Six important findings about new worshiping communities

November 4, 2014

My travels this month have been fascinating, because they have allowed me to look at new church movements from the view of a seminary, practitioners, and denominational leadership.

I spent a week at San Francisco Theological Seminary, for their launch of the Center for Innovation in Ministry. Then, I helped to host UNCO, where practitioners and pastors support one another in ministry. Finally, I went with the Center for Progressive Renewal to present a new church study for ecumenical partners--the Christian Church (Disciples of Christ), the Evangelical Lutheran Church in America, the Presbyterian Church (USA), the Reformed Church in America, the United Church of Canada, and the United Church of Christ.

I want to highlight a few things from the study. We know many of these things intuitively, but it’s always good to have research that backs our instincts.

1) There are different types of new churches. They are traditional (including African American), immigrant and multi-ethnic, and alternative. (Here are some examples of alternative communities.)

2) There are varied ways that new churches start. New churches can be initiated by the denomination, a clergy person, or a group of lay people. Lay people tend to start traditional churches, and clergy often start alternative communities. Having a partner congregation can be extremely important for a new community.

3) Experience is not necessary. The ELCA has been working with seminaries to establish a path from theological education directly to planting new churches. The research suggests that not having a lot of senior pastor experience can be good for a new church. Also, women pastors tend to be better at attracting un-churched people.

4) New churches reach people that established churches do not. Our established churches are made up of members who are older and whiter than the general population. New churches, in comparison, are much more diverse and younger. In addition, they are reaching people who have never attended or have dropped out of church. For alternative communities, it's important for them to highlight that they are not conservative evangelicals.

5) Social media is an important outreach tool. For new churches, social media and the general ability to communicate publicly is an important tool for outreach. Furthermore, the researchers suggest that social media will probably become even more important in the future.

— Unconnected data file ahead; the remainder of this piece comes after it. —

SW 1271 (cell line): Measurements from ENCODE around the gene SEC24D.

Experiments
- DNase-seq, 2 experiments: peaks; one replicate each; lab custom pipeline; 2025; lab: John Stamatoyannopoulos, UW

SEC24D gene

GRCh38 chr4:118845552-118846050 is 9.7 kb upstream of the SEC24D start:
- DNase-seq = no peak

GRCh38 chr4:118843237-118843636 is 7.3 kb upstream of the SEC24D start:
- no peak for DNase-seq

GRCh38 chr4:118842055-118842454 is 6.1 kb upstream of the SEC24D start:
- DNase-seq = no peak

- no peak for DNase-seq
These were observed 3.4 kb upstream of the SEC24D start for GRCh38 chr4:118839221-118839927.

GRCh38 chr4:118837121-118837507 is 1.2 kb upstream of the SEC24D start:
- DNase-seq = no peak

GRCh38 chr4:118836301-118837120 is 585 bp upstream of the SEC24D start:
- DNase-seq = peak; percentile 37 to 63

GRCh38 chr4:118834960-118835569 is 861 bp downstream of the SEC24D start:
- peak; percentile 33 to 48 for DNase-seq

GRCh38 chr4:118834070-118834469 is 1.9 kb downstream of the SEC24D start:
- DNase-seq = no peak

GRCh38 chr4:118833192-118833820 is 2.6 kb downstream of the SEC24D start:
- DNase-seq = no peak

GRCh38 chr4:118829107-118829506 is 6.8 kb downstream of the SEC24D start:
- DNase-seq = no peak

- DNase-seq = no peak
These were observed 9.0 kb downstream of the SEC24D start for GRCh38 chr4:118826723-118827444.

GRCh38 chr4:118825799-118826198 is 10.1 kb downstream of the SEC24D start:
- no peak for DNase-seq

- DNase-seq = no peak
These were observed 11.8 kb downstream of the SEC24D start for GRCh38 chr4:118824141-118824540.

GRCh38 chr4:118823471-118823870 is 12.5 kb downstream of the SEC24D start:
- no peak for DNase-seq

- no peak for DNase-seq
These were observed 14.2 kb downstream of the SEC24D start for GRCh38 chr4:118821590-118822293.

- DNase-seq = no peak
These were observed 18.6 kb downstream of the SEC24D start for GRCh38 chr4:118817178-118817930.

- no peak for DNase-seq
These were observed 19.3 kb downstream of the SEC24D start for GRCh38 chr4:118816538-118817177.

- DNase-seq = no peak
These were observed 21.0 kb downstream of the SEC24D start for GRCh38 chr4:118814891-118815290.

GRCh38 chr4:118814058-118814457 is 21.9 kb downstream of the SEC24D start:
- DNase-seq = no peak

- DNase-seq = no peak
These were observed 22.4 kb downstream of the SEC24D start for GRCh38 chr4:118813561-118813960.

6) It takes 8-10 years before a church becomes viable. In past decades, it took 3-5 years for a community to grow. Now growth typically occurs between 8-10 years. This is often difficult for denominational bodies to understand, because we have funding structures that support a shorter amount of time.

Comments

I somehow

I somehow agreed with your findings! However, I doubt the 6th finding which is taking around 8-10years for it to become viable. As long as the community goes to church and prays, I believe it is an enough proof that the church is viable.

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Very good point… The

Very good point… The definition of "viable" is quite slippery. Many times we think of it as economically sustainable, but that undermines the definition of what it means to be a church--for many of us, it's where the word is preached, the sacraments are administered, and prayers are uttered.

Post from the field

All true.
Two big questions to be answered, though, are: 1) whether the minister needs to be full-time or even halftime. 2) whether a site from which to launch ministry 7 days a week is essential (of the essence) or not.
If the answer to both of these questions, or even one of them, is yes, then funding sources become necessary. This is a harsh reality that necessarily dances with the joy of a mission and ministry that is creative, outside-the-box, healing, and transformative
Vision is essential.
And lots of conversations.

The Rev. Lisa G. Fischbeck
Vicar
TheAdvocateChurch.org

I am a big proponent of

I am a big proponent of having funding available to pastors who start new churches. We don't have any problem funding secretaries or denominational staff. In fact, we would think it was really odd to expect them to work without funding. So why would we treat pastors who start new churches differently?

At some point it becomes a social justice issue.